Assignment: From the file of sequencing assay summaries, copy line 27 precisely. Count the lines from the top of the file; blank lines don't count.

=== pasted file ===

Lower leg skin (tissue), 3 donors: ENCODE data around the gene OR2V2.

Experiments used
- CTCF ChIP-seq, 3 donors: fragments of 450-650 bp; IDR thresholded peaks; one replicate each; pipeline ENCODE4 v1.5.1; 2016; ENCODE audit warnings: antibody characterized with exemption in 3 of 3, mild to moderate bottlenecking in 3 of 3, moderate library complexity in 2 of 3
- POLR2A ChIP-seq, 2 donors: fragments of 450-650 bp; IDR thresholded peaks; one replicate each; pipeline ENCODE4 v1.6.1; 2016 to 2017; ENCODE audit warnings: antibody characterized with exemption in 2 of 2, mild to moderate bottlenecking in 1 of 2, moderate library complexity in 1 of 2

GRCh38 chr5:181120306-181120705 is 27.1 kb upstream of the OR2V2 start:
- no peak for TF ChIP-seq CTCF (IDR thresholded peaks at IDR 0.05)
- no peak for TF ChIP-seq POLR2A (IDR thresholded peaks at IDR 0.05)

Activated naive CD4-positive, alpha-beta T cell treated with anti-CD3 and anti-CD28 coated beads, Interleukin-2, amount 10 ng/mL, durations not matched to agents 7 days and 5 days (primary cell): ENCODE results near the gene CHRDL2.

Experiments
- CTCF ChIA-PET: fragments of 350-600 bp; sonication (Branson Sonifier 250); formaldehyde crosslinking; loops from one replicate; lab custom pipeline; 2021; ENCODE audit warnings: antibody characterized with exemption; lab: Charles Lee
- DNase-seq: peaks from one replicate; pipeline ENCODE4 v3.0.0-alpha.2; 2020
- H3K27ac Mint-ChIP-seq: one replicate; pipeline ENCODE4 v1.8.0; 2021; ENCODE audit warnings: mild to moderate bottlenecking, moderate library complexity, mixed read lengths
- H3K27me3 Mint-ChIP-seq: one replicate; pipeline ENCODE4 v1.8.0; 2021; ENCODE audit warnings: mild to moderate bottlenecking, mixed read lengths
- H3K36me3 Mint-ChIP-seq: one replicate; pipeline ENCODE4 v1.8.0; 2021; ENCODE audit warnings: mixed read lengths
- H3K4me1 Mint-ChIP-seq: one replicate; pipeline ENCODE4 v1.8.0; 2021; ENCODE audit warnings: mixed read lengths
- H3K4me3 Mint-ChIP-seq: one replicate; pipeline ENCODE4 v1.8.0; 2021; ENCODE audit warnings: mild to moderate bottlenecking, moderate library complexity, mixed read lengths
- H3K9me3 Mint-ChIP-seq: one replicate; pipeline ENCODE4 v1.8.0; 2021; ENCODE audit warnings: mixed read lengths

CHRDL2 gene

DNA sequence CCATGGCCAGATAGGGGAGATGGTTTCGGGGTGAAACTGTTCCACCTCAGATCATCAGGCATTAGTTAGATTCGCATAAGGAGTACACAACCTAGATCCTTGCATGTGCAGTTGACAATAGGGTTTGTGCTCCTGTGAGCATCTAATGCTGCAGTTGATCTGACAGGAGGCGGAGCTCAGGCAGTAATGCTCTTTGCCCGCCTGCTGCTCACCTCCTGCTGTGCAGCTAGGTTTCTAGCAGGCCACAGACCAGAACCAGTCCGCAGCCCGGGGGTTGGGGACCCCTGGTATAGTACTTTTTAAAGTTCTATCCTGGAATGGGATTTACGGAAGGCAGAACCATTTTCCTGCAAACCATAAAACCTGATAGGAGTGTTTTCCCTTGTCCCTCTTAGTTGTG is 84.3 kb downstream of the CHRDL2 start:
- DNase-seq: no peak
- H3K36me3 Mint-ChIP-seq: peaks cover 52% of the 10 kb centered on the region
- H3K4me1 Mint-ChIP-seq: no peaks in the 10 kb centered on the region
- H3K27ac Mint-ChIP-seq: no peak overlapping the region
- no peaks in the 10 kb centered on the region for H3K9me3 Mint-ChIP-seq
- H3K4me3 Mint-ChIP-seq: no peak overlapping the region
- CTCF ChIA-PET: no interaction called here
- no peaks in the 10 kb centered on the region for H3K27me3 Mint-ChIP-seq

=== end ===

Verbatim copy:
- no peaks in the 10 kb centered on the region for H3K27me3 Mint-ChIP-seq